It could not be held, therefore, as matter of law, that the facts shown established the mailing of the letter. While the facts and circumstances in support of that conclusion are quite persuasive and would amply warrant the jury in finding that it had been mailed, yet the question was one within their province and should not have been determined by the court. If, however, there is no sufficient answer to the default in the payment of the premium that fell due on the 5th of June, 1886, following the date of the letter, the question thus far considered would not be material. On the part of the plaintiff, some proof was given of a conversation between the deceased and the secretary of the defendant on or about May 5, 1886, at or near the place of residence of the insured in Pennsylvania. The witness who testified as to this conversation was the same person who was or had been the defendant's local agent in the territory where the insured lived, and who had charge of the collection of premiums there. He was not able to give the language used by the parties to this conversation, nor was his recollection of its substance very clear, but after several questions were put to him by counsel and the court, he finally swore that his best recollection of the substance of the conversation was that the secretary said to the insured that they would carry him and give him credit for premiums due and to become due thereafter. If this testimony stood alone it might be regarded as somewhat improbable, at least, but there are some conceded facts and circumstances that might be considered, possibly, as giving it some support. There is no doubt or dispute as to the fact that the secretary was there and met the deceased and had a talk with him in regard to the policy. The insured was the defendant's medical examiner in the locality, and the company or its officers were desirous of retaining him for some reason as one of its policyholders. The secretary himself admits this, and also that he urged the insured to retain his policy and that he told him they would give him time, but whether this related to the note that had just fallen due or to the premium to fall due a month afterwards is not clear. Whether there was in fact any promise or agreement on the part of the defendant to waive prompt payment of the June premium was, we think, under all the circumstances, a question for the jury.

However improbable the testimony of a witness may appear, who testifies to a fact not in itself impossible in the ordinary course of events, the credibility, force and effect of such testimony is for the jury. If the statement of this witness in its full scope and length is to be accepted, then there was an agreement between the insured and the defendant's secretary, acting in its behalf, to the effect that credit would be given for the premiums due and to fall due if the officer had the power to bind the company by such an agreement or promise. The learned General Term was of the opinion that, as the secretary was at the time in another state and not at the general office of the company, he had no power to bind it. We cannot concur in this view. The secretary is one of the general managing agents of a corporation, and when in the discharge of the duties of his office, he represents the corporation itself. To waive prompt payment of a premium about to fall due is an act within the general powers of the secretary of a life insurance company. The president or other general officer of a corporation has power, prima facie, to do any act which the directors could authorize or ratify. ( Conover v. Insurance Co., 1 N.Y. 290; Booth v. Farmers' M.N. Bank, 50 id. 396; Leslie v. Lorillard, 110 id. 519; Holmes v. Willard, 125 id. 75; Patterson v. Robinson, 116 id. 193; Rathbun v. Snow, 123 id. 343; N.Y., P. B.R.R. Co. v. Dixon, 114 id. 80; Morawetz on Corporations, §§ 251-253.)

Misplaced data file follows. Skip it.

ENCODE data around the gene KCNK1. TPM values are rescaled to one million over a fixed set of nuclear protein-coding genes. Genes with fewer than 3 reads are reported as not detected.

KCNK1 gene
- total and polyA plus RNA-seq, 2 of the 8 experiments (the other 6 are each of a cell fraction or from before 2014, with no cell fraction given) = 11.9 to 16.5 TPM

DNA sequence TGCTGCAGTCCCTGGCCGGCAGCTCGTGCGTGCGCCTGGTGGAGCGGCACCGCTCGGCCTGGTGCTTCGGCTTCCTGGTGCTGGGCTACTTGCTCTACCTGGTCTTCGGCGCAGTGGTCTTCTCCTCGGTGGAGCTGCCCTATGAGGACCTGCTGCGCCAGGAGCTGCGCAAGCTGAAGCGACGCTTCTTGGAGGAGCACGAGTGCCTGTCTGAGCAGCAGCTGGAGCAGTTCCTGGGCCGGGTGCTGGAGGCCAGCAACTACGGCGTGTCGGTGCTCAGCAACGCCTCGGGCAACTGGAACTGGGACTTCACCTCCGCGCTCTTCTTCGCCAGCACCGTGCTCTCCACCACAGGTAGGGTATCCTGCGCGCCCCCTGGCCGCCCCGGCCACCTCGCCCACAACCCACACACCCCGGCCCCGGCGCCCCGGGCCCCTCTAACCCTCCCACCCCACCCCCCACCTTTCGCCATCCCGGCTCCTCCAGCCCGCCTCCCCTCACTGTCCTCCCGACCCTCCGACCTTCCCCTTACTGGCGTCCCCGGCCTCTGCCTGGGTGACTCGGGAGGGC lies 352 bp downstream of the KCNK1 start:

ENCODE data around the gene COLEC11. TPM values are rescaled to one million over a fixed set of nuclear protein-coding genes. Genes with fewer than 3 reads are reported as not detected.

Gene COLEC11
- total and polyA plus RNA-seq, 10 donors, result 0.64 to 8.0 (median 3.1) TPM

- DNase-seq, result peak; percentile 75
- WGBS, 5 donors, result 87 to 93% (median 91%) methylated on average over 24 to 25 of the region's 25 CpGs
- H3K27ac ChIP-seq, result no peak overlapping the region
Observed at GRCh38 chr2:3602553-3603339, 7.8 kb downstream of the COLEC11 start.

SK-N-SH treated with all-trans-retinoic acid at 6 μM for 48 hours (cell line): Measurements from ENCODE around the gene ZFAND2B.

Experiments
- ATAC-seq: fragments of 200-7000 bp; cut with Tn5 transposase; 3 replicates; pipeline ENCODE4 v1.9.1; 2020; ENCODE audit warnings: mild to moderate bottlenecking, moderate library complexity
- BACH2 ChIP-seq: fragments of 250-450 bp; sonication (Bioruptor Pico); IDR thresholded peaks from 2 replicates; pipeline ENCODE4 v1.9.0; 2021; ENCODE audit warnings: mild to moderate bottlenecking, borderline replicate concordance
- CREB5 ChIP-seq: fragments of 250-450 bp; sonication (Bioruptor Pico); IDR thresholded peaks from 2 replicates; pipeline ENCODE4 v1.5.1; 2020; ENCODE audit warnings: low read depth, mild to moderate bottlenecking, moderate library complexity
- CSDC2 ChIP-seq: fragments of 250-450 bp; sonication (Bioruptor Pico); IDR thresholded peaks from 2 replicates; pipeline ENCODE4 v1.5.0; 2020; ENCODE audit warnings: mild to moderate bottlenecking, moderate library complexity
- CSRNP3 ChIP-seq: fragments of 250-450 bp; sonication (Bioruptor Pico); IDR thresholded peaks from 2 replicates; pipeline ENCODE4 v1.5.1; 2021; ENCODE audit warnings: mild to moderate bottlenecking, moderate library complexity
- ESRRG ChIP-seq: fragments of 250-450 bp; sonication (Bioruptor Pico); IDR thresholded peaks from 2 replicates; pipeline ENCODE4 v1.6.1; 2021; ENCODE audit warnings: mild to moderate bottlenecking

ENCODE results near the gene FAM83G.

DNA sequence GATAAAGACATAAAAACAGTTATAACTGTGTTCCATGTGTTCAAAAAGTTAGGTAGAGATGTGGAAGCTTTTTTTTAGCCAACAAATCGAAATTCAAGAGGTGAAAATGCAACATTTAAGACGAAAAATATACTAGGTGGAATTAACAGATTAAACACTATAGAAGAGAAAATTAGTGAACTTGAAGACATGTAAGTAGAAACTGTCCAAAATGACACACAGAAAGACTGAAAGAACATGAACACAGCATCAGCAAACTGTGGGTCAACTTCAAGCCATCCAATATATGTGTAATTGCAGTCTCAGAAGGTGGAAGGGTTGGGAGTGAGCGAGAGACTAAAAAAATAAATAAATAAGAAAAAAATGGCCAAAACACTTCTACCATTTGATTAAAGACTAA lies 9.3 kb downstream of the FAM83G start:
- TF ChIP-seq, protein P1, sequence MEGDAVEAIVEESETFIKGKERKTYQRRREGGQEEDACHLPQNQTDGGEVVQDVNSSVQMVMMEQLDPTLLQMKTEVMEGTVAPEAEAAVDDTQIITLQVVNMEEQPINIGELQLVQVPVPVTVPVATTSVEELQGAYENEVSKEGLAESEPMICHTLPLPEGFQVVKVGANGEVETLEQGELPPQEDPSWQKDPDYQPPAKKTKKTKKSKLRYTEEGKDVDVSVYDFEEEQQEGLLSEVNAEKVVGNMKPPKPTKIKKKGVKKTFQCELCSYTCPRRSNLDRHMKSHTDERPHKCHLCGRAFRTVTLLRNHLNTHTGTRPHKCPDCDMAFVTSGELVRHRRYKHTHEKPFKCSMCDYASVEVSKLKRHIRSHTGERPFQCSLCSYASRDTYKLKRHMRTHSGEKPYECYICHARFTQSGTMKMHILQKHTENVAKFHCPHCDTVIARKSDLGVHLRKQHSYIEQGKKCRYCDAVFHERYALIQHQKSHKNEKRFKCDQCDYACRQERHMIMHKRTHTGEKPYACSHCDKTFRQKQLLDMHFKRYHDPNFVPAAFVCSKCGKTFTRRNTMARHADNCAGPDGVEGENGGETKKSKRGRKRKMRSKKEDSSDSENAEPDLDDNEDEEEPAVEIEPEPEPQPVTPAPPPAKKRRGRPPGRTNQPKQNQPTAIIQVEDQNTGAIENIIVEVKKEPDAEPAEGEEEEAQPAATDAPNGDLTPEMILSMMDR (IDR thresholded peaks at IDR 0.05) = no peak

There was no reason, and we are not referred to any controlling authority, for holding that the valid exercise of his powers depends upon the particular place where he may be at the time. The true test of his authority to bind the corporation is not whether he acts in the general office or in a distant state, but whether, at the time, he is engaged in the discharge of the general duties of his office, and in the business of the corporation. These views lead to the conclusion that the case should have been submitted to the jury. The facts were not before the General Term in such a form as to require it to determine where the weight and preponderance of the testimony was. The only question was whether the trial judge committed an error in setting aside the verdict which he had directed, and granting a new trial. He was authorized to review his own action on a motion for a new trial, and if satisfied that he had committed an error in refusing to submit the case to the jury, or in any other respect, to grant a new trial. He had the advantage of seeing the witnesses and observing their general intelligence, demeanor in testifying, and apparent fairness and candor, and unless in such a case it is clear that there was no evidence whatever to submit to the jury his order should be sustained. ( Devlin v. Greenwich Savings Bk., 125 N.Y. 757.) We have already expressed our views on that question, and, indeed, the learned General Term did not hold that the case was destitute of all evidence to go to the jury as to the alleged agreement between the insured and the defendant's secretary to waive the payment of the premium about to become due, but only that the secretary did not possess the power to bind the company thereby at the place where he then was.

The order of the General Term should be reversed, and that of the Special Term affirmed, with costs.

All concur.

Ordered accordingly.


Summaries of

Hastings v. B.L. Ins. Co.

Court of Appeals of the State of New York
Jun 6, 1893
138 N.Y. 473 (N.Y. 1893)

In Hastings v. Brooklyn Life Ins. Co. (138 N.Y. 473) the Court of Appeals said that the president or other general officer of the corporation has power prima facie to do any act which the board of directors could authorize or ratify.

Summary of this case from Furber v. National Metal Co.
Case details for

Hastings v. B.L. Ins. Co.

Case Details

Full title:ALLEN J. HASTINGS, Appellant, v . THE BROOKLYN LIFE INSURANCE COMPANY…

Court:Court of Appeals of the State of New York

Date published: Jun 6, 1893

Citations

138 N.Y. 473 (N.Y. 1893)
34 N.E. 289